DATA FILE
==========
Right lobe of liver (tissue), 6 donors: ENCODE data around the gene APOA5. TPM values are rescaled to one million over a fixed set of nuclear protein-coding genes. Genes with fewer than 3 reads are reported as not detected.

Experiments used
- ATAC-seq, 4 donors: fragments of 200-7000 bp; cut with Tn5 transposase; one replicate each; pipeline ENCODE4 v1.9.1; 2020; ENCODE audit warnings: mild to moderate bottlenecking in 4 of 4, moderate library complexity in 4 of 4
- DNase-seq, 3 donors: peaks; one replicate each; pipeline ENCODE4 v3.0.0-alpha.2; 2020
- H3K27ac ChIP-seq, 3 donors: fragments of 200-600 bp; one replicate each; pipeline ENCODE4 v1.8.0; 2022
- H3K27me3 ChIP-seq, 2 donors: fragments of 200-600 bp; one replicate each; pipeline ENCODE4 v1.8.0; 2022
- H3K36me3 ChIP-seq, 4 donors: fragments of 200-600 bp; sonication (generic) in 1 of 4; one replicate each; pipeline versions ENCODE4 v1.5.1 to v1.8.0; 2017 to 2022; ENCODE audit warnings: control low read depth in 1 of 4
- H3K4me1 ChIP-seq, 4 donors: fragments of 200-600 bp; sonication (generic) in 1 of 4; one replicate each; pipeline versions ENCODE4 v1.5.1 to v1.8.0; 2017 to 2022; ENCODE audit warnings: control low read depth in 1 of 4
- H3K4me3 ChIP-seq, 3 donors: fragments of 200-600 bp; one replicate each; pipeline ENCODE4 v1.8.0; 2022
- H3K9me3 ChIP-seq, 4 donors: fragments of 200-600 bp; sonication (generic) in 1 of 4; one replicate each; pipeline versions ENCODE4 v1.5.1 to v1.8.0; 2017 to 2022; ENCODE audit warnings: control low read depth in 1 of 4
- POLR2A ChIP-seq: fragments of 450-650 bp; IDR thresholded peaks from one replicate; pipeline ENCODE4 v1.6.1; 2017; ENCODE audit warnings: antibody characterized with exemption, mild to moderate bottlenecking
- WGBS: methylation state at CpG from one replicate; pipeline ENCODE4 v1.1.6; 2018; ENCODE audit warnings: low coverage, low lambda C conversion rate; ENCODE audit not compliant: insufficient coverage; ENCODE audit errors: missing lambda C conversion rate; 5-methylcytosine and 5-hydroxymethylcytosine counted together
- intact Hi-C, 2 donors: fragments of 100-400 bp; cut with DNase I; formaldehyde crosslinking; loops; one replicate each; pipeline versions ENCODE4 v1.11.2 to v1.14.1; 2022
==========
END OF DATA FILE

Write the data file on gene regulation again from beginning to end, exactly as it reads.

Right lobe of liver (tissue), 6 donors: ENCODE data around the gene APOA5. TPM values are rescaled to one million over a fixed set of nuclear protein-coding genes. Genes with fewer than 3 reads are reported as not detected.

Experiments used
- ATAC-seq, 4 donors: fragments of 200-7000 bp; cut with Tn5 transposase; one replicate each; pipeline ENCODE4 v1.9.1; 2020; ENCODE audit warnings: mild to moderate bottlenecking in 4 of 4, moderate library complexity in 4 of 4
- DNase-seq, 3 donors: peaks; one replicate each; pipeline ENCODE4 v3.0.0-alpha.2; 2020
- H3K27ac ChIP-seq, 3 donors: fragments of 200-600 bp; one replicate each; pipeline ENCODE4 v1.8.0; 2022
- H3K27me3 ChIP-seq, 2 donors: fragments of 200-600 bp; one replicate each; pipeline ENCODE4 v1.8.0; 2022
- H3K36me3 ChIP-seq, 4 donors: fragments of 200-600 bp; sonication (generic) in 1 of 4; one replicate each; pipeline versions ENCODE4 v1.5.1 to v1.8.0; 2017 to 2022; ENCODE audit warnings: control low read depth in 1 of 4
- H3K4me1 ChIP-seq, 4 donors: fragments of 200-600 bp; sonication (generic) in 1 of 4; one replicate each; pipeline versions ENCODE4 v1.5.1 to v1.8.0; 2017 to 2022; ENCODE audit warnings: control low read depth in 1 of 4
- H3K4me3 ChIP-seq, 3 donors: fragments of 200-600 bp; one replicate each; pipeline ENCODE4 v1.8.0; 2022
- H3K9me3 ChIP-seq, 4 donors: fragments of 200-600 bp; sonication (generic) in 1 of 4; one replicate each; pipeline versions ENCODE4 v1.5.1 to v1.8.0; 2017 to 2022; ENCODE audit warnings: control low read depth in 1 of 4
- POLR2A ChIP-seq: fragments of 450-650 bp; IDR thresholded peaks from one replicate; pipeline ENCODE4 v1.6.1; 2017; ENCODE audit warnings: antibody characterized with exemption, mild to moderate bottlenecking
- WGBS: methylation state at CpG from one replicate; pipeline ENCODE4 v1.1.6; 2018; ENCODE audit warnings: low coverage, low lambda C conversion rate; ENCODE audit not compliant: insufficient coverage; ENCODE audit errors: missing lambda C conversion rate; 5-methylcytosine and 5-hydroxymethylcytosine counted together
- intact Hi-C, 2 donors: fragments of 100-400 bp; cut with DNase I; formaldehyde crosslinking; loops; one replicate each; pipeline versions ENCODE4 v1.11.2 to v1.14.1; 2022